Here’s what I do know: Makar is uber-talented, is on a team loaded with skill, and has a lock on the top PP unit. Not only that, but unlike some of other younger defensemen across the league, Makar has shown the ability to at least be passable in peripheral categories like shots and hits. All this is going to keep improving. Makar is a top-3 asset among defensemen in dynasty leagues. (apr23)


5. Ivan Provorov has a scoring problem: At the outset of the season, I was bullish on Shayne Gostisbehere, mainly due to ADP. Well, he floundered and Provorov rebounded and the latter d-man ended up being the guy to own in the fantasy game. When NHL play was suspended, Provorov had 16 PPPs which put a 20 PPP season well within reach. The problem was his lack of PP assists, as seven of those 16 PPPs were goals. Of all defensemen on our list, he was third in shooting percentage, coming in just a shade under 18 percent.

The Flyers haven’t had a top-10 power play by goals/60 minutes since 2014-15. Not having power plays that score a ton of goals makes it hard for players to put up great fantasy seasons year after year; PP production is too important to overall production for that to happen. In that sense, we should be thankful that Provorov is scoring so much, otherwise his overall fantasy value would surely have taken a hit. All the same, it is a concern moving forward that a team with a lot of talent hasn’t been able to be among the elite in half a decade, and that the defenseman running said power play may need to score 8-10 PP goals a year to approach 20 PPPs. That’s too much to ask.

Remedying this situation seems easy enough: score more goals. Of course, saying it and doing it are two different things. Provorov does enough elsewhere across the board that if he had 40 points with 15 PPPs rather than 45 points with 20 PPPs, it wouldn’t kill his value too much than if it were someone like Miro Heiskanen or Quinn Hughes.

Provorov has a bright future as an important fantasy asset in almost any kind of league. We just need to be aware that the biggest reason for his success this year – well, one of the big reasons – is his shooting percentage, particularly on the power play. That’s not something we should rely on year after year. (apr23)


6. Thomas Chabot does not have a scoring problem: There were 60 defensemen with at least 100 minutes on the power play in 2019-20, and five of them failed to score. The one with by far the most PPTOI (by over 70 minutes) was Chabot. He scored zero goals on 27 shots.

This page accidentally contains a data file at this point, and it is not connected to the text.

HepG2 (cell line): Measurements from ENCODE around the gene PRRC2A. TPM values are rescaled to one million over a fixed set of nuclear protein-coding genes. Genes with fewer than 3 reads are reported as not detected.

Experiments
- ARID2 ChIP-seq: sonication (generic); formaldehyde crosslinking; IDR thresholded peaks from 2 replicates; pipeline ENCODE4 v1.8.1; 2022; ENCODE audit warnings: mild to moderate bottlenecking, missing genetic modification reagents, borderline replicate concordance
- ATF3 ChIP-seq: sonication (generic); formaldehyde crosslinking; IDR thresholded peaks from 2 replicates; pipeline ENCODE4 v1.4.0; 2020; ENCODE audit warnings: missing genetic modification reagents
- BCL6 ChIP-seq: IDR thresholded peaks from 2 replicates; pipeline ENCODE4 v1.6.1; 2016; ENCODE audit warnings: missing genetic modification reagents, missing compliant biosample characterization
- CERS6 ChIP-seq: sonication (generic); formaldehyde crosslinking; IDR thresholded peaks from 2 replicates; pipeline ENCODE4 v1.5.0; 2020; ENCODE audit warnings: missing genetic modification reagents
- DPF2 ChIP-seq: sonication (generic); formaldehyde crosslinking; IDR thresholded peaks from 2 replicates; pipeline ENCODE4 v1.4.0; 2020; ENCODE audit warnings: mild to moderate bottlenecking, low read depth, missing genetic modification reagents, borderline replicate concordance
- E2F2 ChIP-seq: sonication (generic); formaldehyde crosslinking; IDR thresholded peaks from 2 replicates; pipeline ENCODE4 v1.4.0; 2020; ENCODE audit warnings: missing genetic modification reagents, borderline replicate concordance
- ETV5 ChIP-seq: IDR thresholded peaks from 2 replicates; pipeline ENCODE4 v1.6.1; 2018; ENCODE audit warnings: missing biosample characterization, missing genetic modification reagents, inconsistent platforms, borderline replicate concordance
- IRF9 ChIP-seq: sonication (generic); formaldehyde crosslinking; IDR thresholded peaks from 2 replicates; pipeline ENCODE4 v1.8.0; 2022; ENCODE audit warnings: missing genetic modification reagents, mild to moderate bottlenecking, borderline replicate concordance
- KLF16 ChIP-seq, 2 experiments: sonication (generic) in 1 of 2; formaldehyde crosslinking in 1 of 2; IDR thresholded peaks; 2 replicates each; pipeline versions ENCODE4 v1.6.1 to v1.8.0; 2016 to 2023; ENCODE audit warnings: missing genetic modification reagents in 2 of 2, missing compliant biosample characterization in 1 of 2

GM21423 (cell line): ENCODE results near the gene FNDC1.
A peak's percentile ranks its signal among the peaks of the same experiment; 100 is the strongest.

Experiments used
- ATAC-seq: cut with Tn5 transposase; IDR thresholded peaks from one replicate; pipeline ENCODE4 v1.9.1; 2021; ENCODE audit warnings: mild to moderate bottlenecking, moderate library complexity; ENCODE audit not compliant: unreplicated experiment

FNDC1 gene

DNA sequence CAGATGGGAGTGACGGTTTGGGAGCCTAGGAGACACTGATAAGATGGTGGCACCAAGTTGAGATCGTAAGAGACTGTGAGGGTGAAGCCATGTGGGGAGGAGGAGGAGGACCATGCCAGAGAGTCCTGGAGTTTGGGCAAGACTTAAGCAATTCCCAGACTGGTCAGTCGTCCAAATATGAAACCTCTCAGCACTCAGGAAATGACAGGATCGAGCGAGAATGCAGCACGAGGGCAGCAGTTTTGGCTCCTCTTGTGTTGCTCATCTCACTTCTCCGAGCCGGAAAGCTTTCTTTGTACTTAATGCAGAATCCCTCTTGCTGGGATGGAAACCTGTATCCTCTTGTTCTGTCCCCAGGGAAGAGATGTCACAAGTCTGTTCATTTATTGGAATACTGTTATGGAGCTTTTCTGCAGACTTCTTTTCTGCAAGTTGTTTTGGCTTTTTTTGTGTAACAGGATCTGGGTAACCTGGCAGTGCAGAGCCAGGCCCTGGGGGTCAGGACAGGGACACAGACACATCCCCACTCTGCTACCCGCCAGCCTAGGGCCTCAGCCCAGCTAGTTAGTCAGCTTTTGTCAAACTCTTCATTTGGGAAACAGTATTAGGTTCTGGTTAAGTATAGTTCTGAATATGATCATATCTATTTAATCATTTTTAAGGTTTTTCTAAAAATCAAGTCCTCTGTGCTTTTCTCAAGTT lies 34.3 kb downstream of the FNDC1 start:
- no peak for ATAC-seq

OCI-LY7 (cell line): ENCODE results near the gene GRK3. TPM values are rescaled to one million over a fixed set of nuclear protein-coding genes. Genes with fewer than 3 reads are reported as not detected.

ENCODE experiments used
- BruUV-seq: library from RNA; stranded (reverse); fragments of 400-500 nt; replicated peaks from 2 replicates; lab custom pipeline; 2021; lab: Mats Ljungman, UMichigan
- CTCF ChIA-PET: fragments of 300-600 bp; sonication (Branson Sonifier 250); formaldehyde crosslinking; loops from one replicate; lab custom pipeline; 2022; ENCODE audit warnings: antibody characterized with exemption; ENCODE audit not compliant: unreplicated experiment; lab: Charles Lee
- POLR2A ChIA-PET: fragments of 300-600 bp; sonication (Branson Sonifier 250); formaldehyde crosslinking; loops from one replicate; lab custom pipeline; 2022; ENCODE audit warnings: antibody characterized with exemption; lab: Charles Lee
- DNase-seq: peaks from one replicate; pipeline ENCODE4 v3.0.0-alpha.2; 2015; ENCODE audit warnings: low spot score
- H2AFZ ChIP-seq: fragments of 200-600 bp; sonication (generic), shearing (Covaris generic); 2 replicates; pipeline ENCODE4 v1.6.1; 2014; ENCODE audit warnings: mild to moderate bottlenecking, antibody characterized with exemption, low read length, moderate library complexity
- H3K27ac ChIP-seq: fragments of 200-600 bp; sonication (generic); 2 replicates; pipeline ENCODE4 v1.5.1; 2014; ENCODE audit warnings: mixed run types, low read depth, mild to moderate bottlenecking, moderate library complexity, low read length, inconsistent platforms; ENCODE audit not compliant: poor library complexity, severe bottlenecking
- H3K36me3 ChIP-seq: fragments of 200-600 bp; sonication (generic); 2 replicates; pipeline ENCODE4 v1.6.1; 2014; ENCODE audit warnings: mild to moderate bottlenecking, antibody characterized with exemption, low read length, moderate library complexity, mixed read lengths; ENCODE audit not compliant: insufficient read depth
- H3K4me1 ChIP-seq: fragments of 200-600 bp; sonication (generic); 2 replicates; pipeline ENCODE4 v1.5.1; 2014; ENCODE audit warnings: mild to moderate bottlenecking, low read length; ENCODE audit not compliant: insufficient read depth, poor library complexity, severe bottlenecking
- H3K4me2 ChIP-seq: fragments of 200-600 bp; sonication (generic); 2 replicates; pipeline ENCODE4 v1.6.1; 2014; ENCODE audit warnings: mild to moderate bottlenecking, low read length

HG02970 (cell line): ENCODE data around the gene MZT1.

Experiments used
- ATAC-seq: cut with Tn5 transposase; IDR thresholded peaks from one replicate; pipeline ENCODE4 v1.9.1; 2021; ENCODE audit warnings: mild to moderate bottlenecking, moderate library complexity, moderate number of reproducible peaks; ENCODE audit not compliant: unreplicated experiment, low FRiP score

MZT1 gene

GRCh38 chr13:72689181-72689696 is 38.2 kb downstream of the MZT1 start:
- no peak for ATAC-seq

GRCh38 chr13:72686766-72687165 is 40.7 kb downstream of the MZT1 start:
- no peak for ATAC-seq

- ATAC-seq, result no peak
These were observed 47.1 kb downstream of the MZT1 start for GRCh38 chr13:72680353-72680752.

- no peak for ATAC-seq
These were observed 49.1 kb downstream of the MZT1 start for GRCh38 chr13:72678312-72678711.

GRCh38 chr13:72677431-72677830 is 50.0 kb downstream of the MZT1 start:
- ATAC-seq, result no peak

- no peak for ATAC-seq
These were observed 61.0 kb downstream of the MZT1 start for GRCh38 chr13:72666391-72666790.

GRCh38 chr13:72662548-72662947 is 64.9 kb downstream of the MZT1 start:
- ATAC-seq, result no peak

We should probably focus on the power-play goals here, of which Chabot had none, but even the PPPs were low at just 11 in 71 games. Again, he did that with loads of PPTOI, coming in fifth in the league in that regard this year. Even just chipping in a few PP goals with a production rate anywhere near the guys around him – Chabot was at 2.86 points/60 minutes and no one else in the top-10 by PPTOI was under 4.3 – and Chabot would have easily pushed for 50 points this year. All that, mind you, on an abysmal team as a 23-year old defenseman. That’s how good Chabot was.

I guess the whole point here is to show just how solid Chabot’s production was despite scoring zero PP goals, despite a PP assist rate much lower than his comparables, and all on a team that was among the worst in the league. What is a typical Chabot season going to look like in a couple years once this team starts rounding into form? With his peripheral rates, it’s hard not seeing him as a top-5 dynasty defenseman right now. (apr23)


7. For some reason, we've seen the NHL Draft public rankings world fall in love with Tim Stützle and apparently out of love with Quinton Byfield. Many are attributing this to Stutzle's better WJC performance or a simple falling into the 'groupthink' mantra. I may not be the best person to hammer this home as I'm the only public figure with Byfield at No.1, but there are very few reasons to consider the German ahead of the big Canadian. Here's why:

Stützle is a terrific talent. He's a player I was pumping up before it was hip. He owns terrific acceleration and shiftiness in-flight. It allows him to be menacing while in transition – something that NHL teams love. I, too, love it. He has good puck skills, good vision, quick hands, and a nice shot. He plays a style very reminiscent of Nikolaj Ehlers.

But he's also played his entire draft-eligible season on the wing and struggles to get into the middle of the ice to attack. Instead, he relies on burning wide and creating his chances by either cutting in or going around the net. Those opportunities will be less available in the NHL. He sure looks like a winger to me. (apr22)